It's decent, but not on a par with the others like you say. You can tell that Makoto Shinkai is a master of backgrounds and lighting but the design and animation of his characters are what I feel his art team for the following films took over.
Still, it's a good short film, though I always feel it owes a lot to The Forever War which is an amazing book.
Incidentally, I've always felt that the major theme of his works, more so than love, is separation. :)

Ramah.

Anonymous said...

Oh... another thing... if you do a search on the web you can find the story that he wrote for this. It goes further than the film does but I won't say what happens because of spoilers for others.
It's worth checking out though.

Ramah.

atsiko said...

Not everybody goes around stealing crap from others. Which is not to say that isn't a long-standing and respectable literary tradition (long as it ain't plagiarism).

The character designs where a little simplistic, but I've noticed Shinkai tends towards scenery and background across all his works. Which is good and bad. I love great character designs, but the non-character visuals are just so darn awesome.

This was the second Shinkai production I watched, after 5cm, and considering how it was made, it's quite impressive. I really wish there had been more to it. Still haven't gotten to the manga, but I plan to.

Ramah, the "separation/mono no aware" theme is definitely one of the stronger themes in his work. I think it's about equal to "love", though. There's nothing saying you can't have two central themes.

Tree Frog said...

You should watch the 6 episode run of FLCL. Six episodes was its entire run. Apparently intended too.

It's fantastic stuff and it's short enough to be easily digested in a couple days. Not a big project this one, and it's pretty dang rewarding too.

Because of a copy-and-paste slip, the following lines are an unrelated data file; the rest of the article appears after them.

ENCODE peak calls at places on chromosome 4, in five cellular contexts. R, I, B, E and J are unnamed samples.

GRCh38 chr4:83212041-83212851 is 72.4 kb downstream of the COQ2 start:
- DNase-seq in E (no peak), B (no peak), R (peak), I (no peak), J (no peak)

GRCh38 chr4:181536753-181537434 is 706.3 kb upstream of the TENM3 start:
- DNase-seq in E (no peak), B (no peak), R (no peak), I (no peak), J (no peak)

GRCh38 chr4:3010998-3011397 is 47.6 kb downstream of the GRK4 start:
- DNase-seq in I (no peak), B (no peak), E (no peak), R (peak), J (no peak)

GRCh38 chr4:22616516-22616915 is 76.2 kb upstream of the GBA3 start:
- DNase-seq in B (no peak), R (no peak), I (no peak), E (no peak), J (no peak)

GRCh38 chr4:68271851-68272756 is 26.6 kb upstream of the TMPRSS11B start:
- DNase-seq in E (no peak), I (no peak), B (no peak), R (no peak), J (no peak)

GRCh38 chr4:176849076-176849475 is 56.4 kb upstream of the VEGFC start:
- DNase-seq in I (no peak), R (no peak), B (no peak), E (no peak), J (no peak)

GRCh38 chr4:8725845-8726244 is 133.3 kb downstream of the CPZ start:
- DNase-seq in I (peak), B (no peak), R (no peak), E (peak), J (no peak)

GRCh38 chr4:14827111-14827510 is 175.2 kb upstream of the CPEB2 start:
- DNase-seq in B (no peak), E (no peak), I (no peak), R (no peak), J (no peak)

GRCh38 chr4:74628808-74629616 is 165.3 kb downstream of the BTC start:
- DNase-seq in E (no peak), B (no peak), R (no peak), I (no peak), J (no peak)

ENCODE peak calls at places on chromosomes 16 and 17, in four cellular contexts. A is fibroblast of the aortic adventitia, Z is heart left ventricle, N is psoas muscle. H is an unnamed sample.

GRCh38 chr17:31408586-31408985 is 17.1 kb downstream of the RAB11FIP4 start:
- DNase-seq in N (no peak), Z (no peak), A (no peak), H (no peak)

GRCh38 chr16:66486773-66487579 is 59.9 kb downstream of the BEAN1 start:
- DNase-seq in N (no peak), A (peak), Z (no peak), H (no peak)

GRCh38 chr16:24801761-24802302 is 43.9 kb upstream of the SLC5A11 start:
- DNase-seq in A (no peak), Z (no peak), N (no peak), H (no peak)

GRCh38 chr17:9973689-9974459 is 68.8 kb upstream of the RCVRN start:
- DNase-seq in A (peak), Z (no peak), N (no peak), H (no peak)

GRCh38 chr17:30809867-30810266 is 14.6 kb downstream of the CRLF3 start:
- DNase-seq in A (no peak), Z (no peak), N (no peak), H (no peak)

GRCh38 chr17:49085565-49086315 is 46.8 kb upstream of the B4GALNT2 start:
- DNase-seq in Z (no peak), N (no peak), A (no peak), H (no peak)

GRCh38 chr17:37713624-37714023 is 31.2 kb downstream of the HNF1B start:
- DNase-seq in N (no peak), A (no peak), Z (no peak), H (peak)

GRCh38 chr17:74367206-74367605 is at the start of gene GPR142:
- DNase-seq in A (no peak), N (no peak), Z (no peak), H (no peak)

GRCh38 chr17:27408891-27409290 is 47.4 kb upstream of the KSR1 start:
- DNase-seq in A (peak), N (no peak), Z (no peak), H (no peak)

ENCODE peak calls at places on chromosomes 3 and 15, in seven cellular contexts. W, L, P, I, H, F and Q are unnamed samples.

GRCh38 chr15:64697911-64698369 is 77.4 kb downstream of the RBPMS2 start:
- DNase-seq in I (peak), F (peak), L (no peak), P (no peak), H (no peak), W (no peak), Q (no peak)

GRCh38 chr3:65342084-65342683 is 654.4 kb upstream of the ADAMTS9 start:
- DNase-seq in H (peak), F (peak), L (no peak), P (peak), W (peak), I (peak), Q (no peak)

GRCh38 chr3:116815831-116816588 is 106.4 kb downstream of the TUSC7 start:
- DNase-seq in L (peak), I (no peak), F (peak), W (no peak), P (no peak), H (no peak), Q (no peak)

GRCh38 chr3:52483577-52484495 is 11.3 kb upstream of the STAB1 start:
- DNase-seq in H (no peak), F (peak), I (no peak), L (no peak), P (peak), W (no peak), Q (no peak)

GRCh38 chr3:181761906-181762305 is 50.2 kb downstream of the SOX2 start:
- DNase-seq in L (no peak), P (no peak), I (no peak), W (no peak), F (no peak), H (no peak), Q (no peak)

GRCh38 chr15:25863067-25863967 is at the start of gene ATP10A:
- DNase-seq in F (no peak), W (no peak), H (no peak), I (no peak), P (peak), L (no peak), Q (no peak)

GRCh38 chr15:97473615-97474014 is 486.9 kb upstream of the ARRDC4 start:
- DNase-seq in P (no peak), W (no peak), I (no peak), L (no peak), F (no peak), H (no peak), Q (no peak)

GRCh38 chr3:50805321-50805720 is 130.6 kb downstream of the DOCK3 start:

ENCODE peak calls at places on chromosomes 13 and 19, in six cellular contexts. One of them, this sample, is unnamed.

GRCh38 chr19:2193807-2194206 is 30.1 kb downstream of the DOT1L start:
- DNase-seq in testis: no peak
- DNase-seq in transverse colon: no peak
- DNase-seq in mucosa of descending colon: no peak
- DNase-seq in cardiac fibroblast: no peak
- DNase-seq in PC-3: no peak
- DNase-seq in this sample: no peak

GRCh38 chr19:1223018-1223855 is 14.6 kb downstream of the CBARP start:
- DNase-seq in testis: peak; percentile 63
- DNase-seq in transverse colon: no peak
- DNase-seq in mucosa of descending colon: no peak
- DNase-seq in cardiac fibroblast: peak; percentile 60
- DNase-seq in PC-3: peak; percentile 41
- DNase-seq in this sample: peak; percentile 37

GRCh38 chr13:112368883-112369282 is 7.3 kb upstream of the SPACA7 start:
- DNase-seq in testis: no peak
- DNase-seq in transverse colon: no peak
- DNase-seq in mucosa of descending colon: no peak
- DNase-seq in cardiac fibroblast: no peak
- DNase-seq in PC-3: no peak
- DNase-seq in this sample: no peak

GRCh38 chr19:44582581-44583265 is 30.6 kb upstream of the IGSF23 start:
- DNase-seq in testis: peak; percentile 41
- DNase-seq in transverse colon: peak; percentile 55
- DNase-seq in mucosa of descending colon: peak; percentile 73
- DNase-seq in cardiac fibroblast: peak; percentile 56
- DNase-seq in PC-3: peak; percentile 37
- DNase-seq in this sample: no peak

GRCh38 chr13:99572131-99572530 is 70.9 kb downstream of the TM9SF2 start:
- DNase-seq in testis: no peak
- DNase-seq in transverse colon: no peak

Roland said...

In terms of atmosphere Shinkai is amazing. But when it comes to substance, I find him lacking in a MAJOR way.

atsiko said...

@Roland:


Could you exapnd on that?

Roland said...

I'm not sure if I can. It's just that his works are very introvert, very intimate in feeling. And usually this kind of atmosphere is used to actually say something. But his stuff (and I've seen everything he's done but his last movie) seems to only try to be beautiful. I don't get any meaning out of this atmosphere, and it's not enough in itself for me.

atsiko said...

Roland,

Fair enough.

I'd be interested in hearing about some works with this atmosphere that do "say something". :) Any suggestions?

Roland said...

Hmm, not with THIS exact atmosphere, no. At least not off the top of my head. Maybe Ghibli's "Only Yesterday" could compare, but it's not SF, so I'm not sure about the comparison.

Then again, if Shinkai's work wasn't pretty unique, he wouldn't be so famous now, would he? Still, let me get back to you on this one.

Anonymous said...

I, on the other hand, think that the conveyment of an emotional development and, as you say, atmosphere is substance in itself, and I think that Shinkai doesn't succumb to pure beauty for its own sake, at least I see many subtle "subversive" elements as well, just think of the ending of 5cm per second, which is even bleak in (beautiful) way.

Anonymous said...

Or put differently, it's when I see intelligence, grace and wisdom in every element, without necessarily having a definite interpretation, that discussions about "substance" become meaningless. There simply are such styles, and I can accept it.